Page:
• United Kingdom wants cozy science ties with Europe after Brexit

    Joint European Torus

    The U.K. government wants to continue research with the European Union at the Joint European Torus, a fusion facility, after Brexit. 

    Culham Centre for Fusion Energy

    The U.K. government today released a long-awaited position paper on the future of scientific collaborations with the European Union after Brexit. Its overarching goal is “a more ambitious and close partnership with the EU than any yet agreed between the EU and a non-EU country.”

    Despite the lofty aim, the paper is getting a mixed reception. While lauding the aspiration of such a science arrangement as “absolutely correct,” John Womersley, who directs the European Spallation Source in Lund, Sweden, said in a statement that “the paper is so lacking implementation details that it will probably disappoint most of the science community rather than reassure them.”

    Topping the list of complaints is the lack of clarity over how the U.K. government will ensure the continued exchange of scientific talent across the English Channel. In contrast to the government’s stated wish in the paper to attract the “best and brightest,” Sarah Main, executive director of the Campaign for Science and Engineering in London, notes that a leaked draft strategy on immigration, if implemented, “could lead to swathes of scientists and engineers being cut off from entering the U.K.” The research community is also worried about shortfalls in funding and about new complexities in regulations.

  • Lasker prizes recognize work on cell growth, cancer prevention, and reproductive care

     (left to right):  Professor Michael N. Hall, Biozentrum University of Basel Switzerland; John T. Schiller, Ph.D., Deputy Chief, Laboratory of Cellular Oncology, Center for Cancer Research, National Cancer Institute; Douglas R. Lowy, M.D., Acting Director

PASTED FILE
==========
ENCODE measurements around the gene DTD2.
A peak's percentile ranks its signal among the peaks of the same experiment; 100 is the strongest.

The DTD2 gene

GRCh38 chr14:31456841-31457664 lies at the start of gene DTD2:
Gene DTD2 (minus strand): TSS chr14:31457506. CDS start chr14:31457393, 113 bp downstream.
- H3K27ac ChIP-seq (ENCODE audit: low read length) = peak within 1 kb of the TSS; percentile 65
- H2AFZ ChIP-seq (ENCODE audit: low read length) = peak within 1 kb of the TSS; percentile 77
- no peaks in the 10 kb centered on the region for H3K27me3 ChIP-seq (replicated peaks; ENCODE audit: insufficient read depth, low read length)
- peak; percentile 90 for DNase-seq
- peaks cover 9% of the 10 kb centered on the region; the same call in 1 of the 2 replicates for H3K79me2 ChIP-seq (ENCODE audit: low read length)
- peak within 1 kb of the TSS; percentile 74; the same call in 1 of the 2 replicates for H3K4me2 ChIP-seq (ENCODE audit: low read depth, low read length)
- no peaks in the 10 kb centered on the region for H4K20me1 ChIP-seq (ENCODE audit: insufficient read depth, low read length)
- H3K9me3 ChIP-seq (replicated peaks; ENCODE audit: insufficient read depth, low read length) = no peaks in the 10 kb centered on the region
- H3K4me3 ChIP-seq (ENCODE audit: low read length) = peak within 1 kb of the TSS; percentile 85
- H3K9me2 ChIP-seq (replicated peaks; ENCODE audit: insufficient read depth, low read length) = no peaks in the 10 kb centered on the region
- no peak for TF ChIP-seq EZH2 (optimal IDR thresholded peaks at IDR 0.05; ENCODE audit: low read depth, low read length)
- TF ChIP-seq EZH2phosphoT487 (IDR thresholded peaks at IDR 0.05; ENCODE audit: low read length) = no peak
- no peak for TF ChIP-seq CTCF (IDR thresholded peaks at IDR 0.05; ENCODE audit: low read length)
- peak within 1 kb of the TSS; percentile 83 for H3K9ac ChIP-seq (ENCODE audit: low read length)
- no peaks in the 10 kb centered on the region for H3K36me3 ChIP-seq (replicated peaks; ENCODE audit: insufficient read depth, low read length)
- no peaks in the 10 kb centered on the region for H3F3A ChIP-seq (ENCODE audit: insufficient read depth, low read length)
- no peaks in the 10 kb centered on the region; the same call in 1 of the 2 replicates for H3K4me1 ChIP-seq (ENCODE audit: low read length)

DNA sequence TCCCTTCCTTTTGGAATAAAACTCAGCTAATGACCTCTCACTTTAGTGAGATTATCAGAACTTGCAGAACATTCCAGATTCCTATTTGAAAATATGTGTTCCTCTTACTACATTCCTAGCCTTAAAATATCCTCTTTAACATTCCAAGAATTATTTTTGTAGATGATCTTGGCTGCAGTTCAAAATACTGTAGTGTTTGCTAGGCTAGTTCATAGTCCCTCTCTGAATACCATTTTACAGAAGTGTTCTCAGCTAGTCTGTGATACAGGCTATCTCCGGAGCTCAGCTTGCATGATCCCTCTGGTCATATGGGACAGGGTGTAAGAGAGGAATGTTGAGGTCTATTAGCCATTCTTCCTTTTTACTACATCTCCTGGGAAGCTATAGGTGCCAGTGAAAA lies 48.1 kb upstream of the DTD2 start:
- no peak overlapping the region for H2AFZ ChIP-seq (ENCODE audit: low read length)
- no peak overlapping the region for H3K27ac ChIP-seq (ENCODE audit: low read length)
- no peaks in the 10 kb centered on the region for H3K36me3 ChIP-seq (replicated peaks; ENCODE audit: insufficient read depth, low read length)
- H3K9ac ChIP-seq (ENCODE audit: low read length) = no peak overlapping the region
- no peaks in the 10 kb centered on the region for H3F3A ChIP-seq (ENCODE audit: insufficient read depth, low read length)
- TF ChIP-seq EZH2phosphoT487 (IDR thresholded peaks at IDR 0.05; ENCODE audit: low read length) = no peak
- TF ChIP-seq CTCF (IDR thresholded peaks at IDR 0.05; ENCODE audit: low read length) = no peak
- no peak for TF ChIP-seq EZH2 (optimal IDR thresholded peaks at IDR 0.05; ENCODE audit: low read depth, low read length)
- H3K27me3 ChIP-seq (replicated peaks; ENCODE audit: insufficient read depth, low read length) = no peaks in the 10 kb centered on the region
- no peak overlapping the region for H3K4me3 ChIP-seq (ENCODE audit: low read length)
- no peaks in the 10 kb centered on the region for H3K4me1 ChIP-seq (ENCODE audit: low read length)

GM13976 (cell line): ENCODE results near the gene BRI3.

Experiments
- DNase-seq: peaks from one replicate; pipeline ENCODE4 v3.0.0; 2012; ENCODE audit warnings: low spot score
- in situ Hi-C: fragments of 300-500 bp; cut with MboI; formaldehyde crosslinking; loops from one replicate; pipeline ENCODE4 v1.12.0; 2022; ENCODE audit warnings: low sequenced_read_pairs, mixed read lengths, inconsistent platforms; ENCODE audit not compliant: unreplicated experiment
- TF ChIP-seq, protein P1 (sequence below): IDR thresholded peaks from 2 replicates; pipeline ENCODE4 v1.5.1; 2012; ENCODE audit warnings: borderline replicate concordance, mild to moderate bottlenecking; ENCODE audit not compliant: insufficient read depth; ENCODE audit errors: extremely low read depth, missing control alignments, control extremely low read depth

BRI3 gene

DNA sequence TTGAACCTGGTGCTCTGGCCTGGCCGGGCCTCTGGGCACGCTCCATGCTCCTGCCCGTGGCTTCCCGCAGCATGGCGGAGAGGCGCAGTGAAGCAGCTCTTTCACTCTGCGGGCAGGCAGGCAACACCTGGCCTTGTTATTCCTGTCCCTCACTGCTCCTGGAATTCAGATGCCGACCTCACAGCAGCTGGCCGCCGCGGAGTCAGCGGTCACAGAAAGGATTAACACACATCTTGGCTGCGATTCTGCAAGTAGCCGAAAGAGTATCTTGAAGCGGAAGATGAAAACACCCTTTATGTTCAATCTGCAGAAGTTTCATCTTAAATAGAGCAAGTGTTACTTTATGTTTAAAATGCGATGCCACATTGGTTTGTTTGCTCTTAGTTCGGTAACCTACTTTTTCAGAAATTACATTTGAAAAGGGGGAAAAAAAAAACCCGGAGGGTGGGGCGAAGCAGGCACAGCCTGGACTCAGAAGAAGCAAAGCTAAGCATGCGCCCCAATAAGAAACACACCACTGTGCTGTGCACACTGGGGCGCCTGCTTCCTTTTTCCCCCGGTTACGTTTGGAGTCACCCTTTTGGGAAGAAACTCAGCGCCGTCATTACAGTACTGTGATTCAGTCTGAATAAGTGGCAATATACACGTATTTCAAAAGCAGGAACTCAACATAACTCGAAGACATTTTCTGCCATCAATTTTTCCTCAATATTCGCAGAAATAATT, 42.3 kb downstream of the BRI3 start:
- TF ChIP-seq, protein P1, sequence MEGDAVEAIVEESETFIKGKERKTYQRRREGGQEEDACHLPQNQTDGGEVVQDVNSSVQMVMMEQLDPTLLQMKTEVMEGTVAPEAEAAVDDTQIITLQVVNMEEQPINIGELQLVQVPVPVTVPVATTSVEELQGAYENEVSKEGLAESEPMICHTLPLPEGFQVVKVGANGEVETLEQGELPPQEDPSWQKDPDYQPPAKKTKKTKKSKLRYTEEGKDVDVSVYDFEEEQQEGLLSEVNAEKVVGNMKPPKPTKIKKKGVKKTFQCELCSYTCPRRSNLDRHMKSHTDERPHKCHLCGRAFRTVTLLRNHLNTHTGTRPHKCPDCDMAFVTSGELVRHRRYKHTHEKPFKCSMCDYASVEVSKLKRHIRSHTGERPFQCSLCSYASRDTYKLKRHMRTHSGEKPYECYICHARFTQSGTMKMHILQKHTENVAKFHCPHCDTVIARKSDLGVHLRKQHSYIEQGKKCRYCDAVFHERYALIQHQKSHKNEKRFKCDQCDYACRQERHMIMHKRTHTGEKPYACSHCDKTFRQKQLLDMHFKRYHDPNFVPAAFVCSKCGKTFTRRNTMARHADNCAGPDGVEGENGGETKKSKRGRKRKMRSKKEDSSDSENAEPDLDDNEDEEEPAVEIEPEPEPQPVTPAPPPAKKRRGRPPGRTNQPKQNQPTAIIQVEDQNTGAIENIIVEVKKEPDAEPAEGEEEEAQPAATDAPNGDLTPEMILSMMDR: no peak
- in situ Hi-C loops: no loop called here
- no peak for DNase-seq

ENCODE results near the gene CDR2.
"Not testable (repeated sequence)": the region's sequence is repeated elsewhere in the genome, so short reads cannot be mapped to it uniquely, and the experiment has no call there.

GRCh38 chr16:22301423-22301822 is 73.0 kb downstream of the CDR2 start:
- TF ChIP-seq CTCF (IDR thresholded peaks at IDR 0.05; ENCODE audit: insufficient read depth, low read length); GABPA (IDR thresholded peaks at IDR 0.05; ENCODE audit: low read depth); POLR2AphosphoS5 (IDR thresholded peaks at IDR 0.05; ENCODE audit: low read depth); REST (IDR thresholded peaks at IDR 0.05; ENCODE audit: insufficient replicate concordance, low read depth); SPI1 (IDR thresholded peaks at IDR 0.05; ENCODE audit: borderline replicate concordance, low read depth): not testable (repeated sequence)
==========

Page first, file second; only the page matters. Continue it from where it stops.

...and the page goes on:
Michael N. Hall, John T. Schiller, and Douglas R. Lowy, winners of this year’s Lasker awards for basic and clinical medical research.

    (Left to right): Ingrid Singh, Photo Department, Biozentrum, University of Basel, Switzerland/Wikimedia; National Cancer Institute; National Cancer Institute

    This year’s Lasker prizes are going to a molecular biologist who figured out how cells regulate growth and two researchers who developed a vaccine for the cancer-causing human papilloma virus (HPV). Another honoree is Planned Parenthood, the nonprofit organization that provides reproductive health care in the United States and beyond. The award comes as the group faces efforts by Republicans in Congress and the White House to cut its federal funding because it provides abortion services.

    The Albert and Mary Lasker Foundation announced today its three annual prizes, each of which comes with a $250,000 award. Regarded as the United States’s most prestigious biomedical research awards, the Laskers often precede a Nobel Prize in Physiology or Medicine: Eighty-seven Lasker laureates have gone on to win a Nobel.